Chiz: JBC won’t submit list of CJ nominees yet
MANILA, Philippines (Update 1) – Sen. Francis “Chiz” Escudero said Wednesday the Judicial and Bar Council (JBC) would have to wait for a final Supreme Court (SC) ruling on President Gloria Macapagal Arroyo’s right to appoint the next Chief Justice before submitting to her the list of nominees to the position.
“We will have to go through the [legal] process [and] await for the outcome of a final decision… Until such time that it has become final I don’t think the JBC can act one way or the other,” Escudero, a member of the JBC, said, citing that several groups have signified their intentions to appeal the SC’s ruling.
In a 9-1-3 vote, the justices ruled that Mrs. Arroyo can name the replacement of retiring Chief Justice Reynato Puno.
The SC magistrates ruled that President Arroyo can appoint any replacement for vacant positions in the judiciary until her term ends in June 30. The decision came after an hour of closed door deliberations by the Court en banc.
It also said that the JBC can now submit a list of nominees for the post to President Arroyo.
Escudero, meanwhile, said that it was unlikely for the SC ruling to be reversed because of the “near majority” voting. “It might be difficult to overturn such a decision unless something drastic happens,” he said.
Volatile political situation
For his part, Bantay Korte Suprema convenor Marvic Leonen said the volatility of the current political situation could factor in on any motion for reconsideration on the latest Supreme Court decision.
He noted that by the time Chief Justice Puno retires on May 17, a new president-elect could already be waiting to take over from President Arroyo.
“While it may be true that the numbers are against them, it’s going to be a very uncomfortable political situation. By May 10, there will be elections. In 2 to 3 days, there will be a trend perhaps of the winning presidential canddate. By May17, that’s when the chief justice steps down. When the current president chooses the new chief justice, there will be another president-elect in waiting. I guess that would be one situation that we will have to deal with,” he said.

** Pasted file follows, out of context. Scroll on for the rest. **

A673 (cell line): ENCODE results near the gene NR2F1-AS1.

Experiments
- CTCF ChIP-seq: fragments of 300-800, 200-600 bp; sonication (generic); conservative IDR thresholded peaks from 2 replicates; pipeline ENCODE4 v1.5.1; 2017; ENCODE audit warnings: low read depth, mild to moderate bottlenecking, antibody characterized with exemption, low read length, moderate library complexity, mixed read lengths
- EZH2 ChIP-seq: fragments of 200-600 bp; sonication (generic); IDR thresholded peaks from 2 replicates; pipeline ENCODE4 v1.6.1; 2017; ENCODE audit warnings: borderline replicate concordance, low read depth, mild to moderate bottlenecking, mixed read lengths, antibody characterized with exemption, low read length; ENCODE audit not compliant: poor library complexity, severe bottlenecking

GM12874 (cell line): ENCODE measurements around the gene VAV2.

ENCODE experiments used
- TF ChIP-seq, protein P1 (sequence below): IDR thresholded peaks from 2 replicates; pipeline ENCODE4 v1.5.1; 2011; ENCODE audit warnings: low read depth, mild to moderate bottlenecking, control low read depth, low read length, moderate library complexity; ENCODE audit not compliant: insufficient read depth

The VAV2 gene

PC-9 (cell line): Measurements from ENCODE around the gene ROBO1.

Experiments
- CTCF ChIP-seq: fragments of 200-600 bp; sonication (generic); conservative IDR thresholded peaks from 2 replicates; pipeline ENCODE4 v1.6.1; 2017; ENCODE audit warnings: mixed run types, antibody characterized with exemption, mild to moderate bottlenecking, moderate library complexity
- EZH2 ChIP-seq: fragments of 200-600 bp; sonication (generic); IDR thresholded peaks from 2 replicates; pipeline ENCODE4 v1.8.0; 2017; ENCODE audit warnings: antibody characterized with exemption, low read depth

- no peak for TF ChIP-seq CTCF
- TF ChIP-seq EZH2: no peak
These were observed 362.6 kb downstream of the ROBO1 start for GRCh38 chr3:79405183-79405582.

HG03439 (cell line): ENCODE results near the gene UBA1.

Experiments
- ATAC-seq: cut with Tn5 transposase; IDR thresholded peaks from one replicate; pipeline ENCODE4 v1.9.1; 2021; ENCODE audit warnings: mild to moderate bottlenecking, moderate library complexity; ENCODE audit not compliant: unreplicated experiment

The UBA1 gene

He said the Supreme Court will also have to deal with comments from the legal academia and the legal profession who may question the Supreme Court ruling.
Leonen, who is the dean of the University of the Philippines College of Law, said he and many members of the UP faculty are disappointed with the decision especially since it violates a 90-day election ban on appointments starting March 10 until June 30.
He said the appointments ban was done on very reasonable ground so that the incumbent president “should not be able to affect the result of the election by making a last minute appointment for a very important position in the judiciary.”
Selection process to continue
Escudero, meanwhile, said the JBC will continue the process of selecting possible nominees for Puno’s replacement while waiting for a final decision from the SC.
The senator said the JBC will comply and follow the decision and order of the court. He said that even if some quarters feel the SC has made a mistake, the JBC has no choice but to follow, “unless you want anarchy.”
Escudero said that historically, the JBC submits the list of nominees to the president a week before the retirement of the outgoing chief justice. Puno retires on May 17.
The senator said that there is actually an initial list of 5 qualified nominees for the chief justice position, but said that the list might be trimmed down to just 3.
Five of the 15 sitting SC justices—Justices Arturo Brion, Antonio Carpio, Conchita Carpio-Morales, Renato Corona and Teresita de Castro—are vying for the position. Of the 5, Carpio and Carpio-Morales have said that they will only accept a nomination if the appointment will be made by the next President.
Escudero said the JBC would have to receive confirmation from Carpio-Morales and Carpio if they would still be applying for the position. He said that the JBC has invited the 2 justices for interview.
Leonen, meanwhile, said the selection process could be delayed because of pending complaints against some of the nominees. He said the JBC has the discretion “to look into all the complaints that have been made for and against each of the candidates that are there.”